Bard Cottage Cemetery
- Country Belgium
- Total identified casualties 1607 Find these casualties
- Region West-Vlaanderen
- Casualties from First World War
- GPS Coordinates Latitude: 50.87652, Longitude: 2.86903
The Cemetery is located on the Diksmuidseweg road (N369) in the direction of Boezinge. From Ieper station turn left into Fochlaan and go to the roundabout, turn right and go to the next roundabout. Here turn left and drive to the next roundabout, where you should turn right into Oude Veurnestraat. Take the second turning on the left, which is the Diksmuidseweg and carry on under the motorway bridge and the cemetery is another 300 metres on the left hand side of the road. N.B. Bard Cottage Cemetery is the first cemetery on the left, the second being Talana Farm Cemetery.
Wheelchair access possible via main entrance.
For further information regarding wheelchair access, please contact our Enquiries Section on telephone number 01628 507200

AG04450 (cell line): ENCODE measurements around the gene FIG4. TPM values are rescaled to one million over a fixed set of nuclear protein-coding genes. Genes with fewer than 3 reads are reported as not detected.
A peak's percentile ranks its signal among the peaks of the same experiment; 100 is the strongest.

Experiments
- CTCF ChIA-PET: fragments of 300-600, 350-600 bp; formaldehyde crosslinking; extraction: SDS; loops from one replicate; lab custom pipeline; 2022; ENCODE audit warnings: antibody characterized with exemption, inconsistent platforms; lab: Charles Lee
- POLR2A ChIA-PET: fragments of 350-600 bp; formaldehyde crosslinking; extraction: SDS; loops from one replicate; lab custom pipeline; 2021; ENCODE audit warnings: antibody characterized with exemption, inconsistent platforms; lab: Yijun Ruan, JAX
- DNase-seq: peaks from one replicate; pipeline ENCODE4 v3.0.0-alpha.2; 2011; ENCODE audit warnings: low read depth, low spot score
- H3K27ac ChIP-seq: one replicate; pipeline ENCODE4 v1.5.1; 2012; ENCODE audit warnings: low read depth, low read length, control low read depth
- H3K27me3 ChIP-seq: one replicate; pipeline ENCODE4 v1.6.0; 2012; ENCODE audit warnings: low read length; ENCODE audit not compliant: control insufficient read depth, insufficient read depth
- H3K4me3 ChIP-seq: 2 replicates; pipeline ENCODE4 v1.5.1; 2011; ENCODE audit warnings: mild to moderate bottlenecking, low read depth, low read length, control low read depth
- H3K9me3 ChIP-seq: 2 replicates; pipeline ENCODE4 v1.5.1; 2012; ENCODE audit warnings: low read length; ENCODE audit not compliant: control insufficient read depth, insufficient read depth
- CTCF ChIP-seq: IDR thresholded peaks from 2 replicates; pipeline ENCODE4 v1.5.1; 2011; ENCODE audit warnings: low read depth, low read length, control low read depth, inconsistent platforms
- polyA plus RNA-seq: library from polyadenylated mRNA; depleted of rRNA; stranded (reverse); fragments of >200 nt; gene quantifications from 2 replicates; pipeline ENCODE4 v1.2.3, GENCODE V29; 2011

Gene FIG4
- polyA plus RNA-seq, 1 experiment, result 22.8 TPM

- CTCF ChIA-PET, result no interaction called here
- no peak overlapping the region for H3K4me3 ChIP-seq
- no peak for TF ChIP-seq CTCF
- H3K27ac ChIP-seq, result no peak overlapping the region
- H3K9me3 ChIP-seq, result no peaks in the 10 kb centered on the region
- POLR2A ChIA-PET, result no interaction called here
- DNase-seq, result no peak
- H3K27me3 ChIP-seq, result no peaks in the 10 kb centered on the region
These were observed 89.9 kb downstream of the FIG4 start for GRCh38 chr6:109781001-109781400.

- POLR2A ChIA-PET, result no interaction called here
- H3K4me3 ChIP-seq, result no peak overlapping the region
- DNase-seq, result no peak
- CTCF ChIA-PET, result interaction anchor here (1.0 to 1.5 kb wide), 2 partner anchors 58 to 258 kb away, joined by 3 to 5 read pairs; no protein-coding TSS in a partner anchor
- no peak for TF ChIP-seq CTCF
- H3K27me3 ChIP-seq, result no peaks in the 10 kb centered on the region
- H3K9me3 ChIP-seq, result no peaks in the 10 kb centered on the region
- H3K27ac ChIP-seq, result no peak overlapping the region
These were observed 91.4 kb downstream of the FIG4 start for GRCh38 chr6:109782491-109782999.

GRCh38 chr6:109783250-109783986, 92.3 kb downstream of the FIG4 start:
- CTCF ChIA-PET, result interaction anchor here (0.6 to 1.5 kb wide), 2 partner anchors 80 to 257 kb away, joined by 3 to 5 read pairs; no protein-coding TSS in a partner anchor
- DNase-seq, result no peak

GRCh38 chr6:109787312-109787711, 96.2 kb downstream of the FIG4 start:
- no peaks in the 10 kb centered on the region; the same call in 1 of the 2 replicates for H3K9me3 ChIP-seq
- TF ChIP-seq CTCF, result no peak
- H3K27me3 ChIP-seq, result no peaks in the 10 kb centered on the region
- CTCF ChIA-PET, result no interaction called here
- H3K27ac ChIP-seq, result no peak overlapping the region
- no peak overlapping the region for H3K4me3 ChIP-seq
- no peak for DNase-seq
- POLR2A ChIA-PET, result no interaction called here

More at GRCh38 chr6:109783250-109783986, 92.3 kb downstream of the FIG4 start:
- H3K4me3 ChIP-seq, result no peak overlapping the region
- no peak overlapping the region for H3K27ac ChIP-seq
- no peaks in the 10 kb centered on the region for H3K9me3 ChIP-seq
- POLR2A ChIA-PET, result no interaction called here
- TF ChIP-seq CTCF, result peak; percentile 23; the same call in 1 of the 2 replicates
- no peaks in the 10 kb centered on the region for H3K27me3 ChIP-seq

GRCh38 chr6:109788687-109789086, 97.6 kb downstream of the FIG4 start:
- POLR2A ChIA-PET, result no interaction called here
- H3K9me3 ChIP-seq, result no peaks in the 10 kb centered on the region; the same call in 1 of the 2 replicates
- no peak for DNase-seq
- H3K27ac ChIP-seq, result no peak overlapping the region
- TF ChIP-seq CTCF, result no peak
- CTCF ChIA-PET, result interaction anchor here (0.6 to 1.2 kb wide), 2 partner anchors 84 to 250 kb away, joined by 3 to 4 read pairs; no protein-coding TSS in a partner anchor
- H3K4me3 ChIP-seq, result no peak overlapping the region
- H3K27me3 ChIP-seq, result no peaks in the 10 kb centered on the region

For much of the First World war, the village of Boesinghe (now Boezinge) directly faced the German line across the Yser canal. Bard Cottage was a house a little set back from the line, close to a bridge called Bard's Causeway, and the cemetery was made nearby in a sheltered position under a high bank. Burials were made between June 1915 and October 1918 and they reflect the presence of the 49th (West Riding), the 38th (Welsh) and other infantry divisions in the northern sectors of the Ypres Salient, as well as the advance of artillery to the area in the autumn of 1917. After the Armistice, 46 graves were brought in to Plot VI, Row C, from the immediate area, including 32 from MARENGO FARM CEMETERY (this was located a few hundred metres to the south of Bard Cottage, on the same side of the road. It was used from June 1915 to August 1916). There are now 1,639 Commonwealth casualties of the First World War buried or commemorated in this cemetery. 39 of the burials are unidentified but special memorials commemorate three casualties known to be buried among them. The cemetery was designed by Sir Reginald Blomfield.